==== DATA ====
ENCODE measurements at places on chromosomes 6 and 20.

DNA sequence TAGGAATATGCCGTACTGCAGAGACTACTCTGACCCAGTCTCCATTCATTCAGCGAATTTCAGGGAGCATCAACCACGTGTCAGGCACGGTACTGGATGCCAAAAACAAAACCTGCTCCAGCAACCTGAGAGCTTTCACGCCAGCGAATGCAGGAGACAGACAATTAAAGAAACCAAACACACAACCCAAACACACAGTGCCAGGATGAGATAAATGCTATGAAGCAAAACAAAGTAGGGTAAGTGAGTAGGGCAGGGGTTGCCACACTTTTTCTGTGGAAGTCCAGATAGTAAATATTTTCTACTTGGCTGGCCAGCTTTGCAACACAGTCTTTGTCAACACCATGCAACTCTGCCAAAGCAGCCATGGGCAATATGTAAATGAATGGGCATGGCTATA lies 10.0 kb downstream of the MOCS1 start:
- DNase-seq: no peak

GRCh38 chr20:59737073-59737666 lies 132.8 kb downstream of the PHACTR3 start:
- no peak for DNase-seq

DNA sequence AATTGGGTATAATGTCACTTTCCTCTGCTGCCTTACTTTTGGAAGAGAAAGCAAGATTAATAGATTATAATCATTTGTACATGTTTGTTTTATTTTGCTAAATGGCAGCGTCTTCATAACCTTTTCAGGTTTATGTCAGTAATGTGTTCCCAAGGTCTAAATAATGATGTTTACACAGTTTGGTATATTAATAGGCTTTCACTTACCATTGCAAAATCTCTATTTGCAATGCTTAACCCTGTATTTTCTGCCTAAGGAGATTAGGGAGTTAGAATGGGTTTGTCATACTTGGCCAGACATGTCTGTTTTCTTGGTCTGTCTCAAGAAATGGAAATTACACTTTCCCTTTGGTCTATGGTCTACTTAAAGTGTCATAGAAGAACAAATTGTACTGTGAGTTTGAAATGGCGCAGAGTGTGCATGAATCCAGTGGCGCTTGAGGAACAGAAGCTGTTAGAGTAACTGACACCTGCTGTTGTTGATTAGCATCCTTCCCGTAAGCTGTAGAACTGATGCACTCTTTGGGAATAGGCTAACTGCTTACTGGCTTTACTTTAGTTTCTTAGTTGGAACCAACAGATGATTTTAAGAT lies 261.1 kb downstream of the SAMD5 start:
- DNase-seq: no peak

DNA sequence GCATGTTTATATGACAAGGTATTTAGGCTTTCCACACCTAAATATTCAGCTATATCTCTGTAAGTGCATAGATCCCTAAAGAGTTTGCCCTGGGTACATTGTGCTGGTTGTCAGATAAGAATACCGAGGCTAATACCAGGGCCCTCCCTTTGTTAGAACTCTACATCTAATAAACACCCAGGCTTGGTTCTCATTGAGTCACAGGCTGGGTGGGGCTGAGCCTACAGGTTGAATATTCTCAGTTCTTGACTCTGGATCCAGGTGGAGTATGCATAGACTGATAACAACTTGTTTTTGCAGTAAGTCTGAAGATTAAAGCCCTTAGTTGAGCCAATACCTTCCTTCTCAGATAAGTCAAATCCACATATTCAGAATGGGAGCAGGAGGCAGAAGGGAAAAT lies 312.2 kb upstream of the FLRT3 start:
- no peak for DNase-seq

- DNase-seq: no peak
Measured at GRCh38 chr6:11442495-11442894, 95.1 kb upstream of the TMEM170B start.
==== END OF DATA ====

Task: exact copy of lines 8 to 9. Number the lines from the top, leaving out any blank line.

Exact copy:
DNA sequence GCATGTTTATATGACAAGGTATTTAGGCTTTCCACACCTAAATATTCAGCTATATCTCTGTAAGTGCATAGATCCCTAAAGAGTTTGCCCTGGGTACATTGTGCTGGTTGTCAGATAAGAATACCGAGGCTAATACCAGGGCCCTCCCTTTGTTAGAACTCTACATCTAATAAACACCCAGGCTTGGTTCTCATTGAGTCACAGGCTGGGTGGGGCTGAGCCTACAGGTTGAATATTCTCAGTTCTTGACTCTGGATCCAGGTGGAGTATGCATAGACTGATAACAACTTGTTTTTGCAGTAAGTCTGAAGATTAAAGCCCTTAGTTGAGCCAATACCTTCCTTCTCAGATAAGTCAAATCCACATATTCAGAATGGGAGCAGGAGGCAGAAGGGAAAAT lies 312.2 kb upstream of the FLRT3 start:
- no peak for DNase-seq